I didn’t want 1986 to be “The Year of My Divorce,” so I left Cincinnati, the city of painful memories, and transferred to the Louisville office of National Electric. My associates, Lola and Mary Carol, had taken over my social life, also talked me into getting an apartment in their singles Polynesian-themed apartment complex. I like it here, the fakeness of it all where the sidewalks are lined with tiki torches, carved wooden totems, and hot pink flowers. My one-bedroom unit in the Leilani Building sets next to theirs, The Frangipani.

I looked across the room at the crowd around the couch, holding drinks, laughing at Sherman Brightly, the clown of the complex, who held an empty paper towel roller to his mouth. “Is this thing on?”

He mimicked interviews with the tenants, some I know, some I do not.

“Oh, I heard you’ve been having diarrhea lately. Is this true?” he said to a young girl who hid her face behind her red cup.

Everybody laughed like it was the funniest thing they’d ever heard. I smiled too, knowing that when you laugh it actually makes you feel better.

“Is that your girlfriend or your mother?” Sherman asked the next guy. Which sent another uproar through the crowd.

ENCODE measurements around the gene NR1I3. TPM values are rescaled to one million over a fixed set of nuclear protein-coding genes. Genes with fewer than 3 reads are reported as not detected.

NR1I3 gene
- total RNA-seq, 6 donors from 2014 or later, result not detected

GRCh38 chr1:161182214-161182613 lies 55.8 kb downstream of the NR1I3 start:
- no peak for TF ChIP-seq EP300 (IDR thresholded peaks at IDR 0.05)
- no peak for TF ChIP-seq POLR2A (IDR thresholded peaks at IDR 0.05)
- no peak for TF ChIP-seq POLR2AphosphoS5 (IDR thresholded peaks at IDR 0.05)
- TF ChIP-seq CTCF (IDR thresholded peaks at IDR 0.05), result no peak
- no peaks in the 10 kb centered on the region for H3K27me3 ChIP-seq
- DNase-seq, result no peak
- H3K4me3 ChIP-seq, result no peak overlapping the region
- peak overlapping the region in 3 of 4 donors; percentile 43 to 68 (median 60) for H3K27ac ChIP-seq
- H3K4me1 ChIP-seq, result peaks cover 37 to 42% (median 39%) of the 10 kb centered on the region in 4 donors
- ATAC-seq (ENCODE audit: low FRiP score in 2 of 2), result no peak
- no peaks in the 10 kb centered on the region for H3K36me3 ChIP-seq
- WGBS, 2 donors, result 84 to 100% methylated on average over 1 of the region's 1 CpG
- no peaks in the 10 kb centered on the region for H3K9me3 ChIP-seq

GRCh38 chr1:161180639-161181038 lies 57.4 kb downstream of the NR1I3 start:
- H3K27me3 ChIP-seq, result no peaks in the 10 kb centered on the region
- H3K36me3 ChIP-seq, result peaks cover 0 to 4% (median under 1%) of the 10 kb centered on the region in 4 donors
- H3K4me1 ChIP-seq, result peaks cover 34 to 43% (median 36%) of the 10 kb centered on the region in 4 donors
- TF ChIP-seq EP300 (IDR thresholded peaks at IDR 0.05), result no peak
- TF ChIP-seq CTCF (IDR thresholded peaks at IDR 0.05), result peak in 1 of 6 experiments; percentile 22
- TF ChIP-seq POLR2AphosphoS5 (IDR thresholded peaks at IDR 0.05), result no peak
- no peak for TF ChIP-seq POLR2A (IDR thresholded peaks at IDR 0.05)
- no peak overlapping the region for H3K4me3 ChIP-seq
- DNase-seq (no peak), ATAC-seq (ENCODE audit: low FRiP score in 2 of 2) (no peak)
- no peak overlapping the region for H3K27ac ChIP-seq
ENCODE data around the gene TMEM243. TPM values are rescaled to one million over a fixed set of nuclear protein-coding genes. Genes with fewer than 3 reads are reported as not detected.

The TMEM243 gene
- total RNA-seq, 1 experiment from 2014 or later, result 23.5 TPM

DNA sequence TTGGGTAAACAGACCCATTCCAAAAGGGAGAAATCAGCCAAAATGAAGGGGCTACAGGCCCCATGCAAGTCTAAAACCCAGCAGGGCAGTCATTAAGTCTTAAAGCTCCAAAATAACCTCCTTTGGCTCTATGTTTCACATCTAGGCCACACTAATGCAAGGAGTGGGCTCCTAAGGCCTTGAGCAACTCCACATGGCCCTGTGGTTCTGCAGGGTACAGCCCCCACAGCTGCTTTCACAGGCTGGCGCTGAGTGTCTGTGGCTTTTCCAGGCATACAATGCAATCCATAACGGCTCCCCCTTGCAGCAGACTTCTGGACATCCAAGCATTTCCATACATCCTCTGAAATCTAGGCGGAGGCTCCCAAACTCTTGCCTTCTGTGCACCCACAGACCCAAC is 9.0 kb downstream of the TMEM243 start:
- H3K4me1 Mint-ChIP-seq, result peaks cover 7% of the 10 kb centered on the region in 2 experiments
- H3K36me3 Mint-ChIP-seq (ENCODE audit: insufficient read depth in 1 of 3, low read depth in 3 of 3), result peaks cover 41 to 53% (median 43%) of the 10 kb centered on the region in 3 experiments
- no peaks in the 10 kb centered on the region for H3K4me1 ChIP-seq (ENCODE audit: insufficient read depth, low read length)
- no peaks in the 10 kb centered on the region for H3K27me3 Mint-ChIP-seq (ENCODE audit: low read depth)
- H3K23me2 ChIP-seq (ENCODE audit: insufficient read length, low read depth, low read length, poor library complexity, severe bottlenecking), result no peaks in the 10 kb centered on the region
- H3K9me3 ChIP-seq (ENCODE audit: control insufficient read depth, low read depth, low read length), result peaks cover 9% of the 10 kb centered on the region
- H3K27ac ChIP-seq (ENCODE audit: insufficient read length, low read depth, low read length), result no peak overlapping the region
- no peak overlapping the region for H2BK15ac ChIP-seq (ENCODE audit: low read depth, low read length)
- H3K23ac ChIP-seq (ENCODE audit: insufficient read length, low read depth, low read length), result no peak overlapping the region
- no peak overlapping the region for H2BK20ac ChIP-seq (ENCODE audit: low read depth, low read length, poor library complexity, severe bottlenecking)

Continuing with his one-man show, Sherman looked down and again tapped the cardboard mic. “Is this thing on?”

Mary Carol and Lola want to set me up with dates, but I turn them down. “I’ll fix on somebody one of these days. I’m just not ready, yet,” I say trying to control my high voice and hoping I sound sophisticated-cool.




I met Mary Carol first. By 8 a.m. we call-takers should be signed into the company’s computer system and have our headphones in place, yet Mary Carol seems to always run a few minutes late, holding a cup of coffee in one hand, her purse and a couple of magazines in the other. She’s short. That’s why she keeps her face tilted up, and she has a habit of standing close and touching your arm with her pink painted fingertips. “‘Dancing in the Dark’ is my color,” she told me that first day. Then she introduced me to Lola.

Mary Carol and I came into Lola’s cubicle and stood behind her, and I heard her voice before I saw her. She is a master of customer service—let the customer complain, give sympathy, keep your promise to settle the problem. Warm and sweet as honey, she said, “I understand … yes, ma’am, we’ll make it right … may I call you back with an answer in 15 minutes?”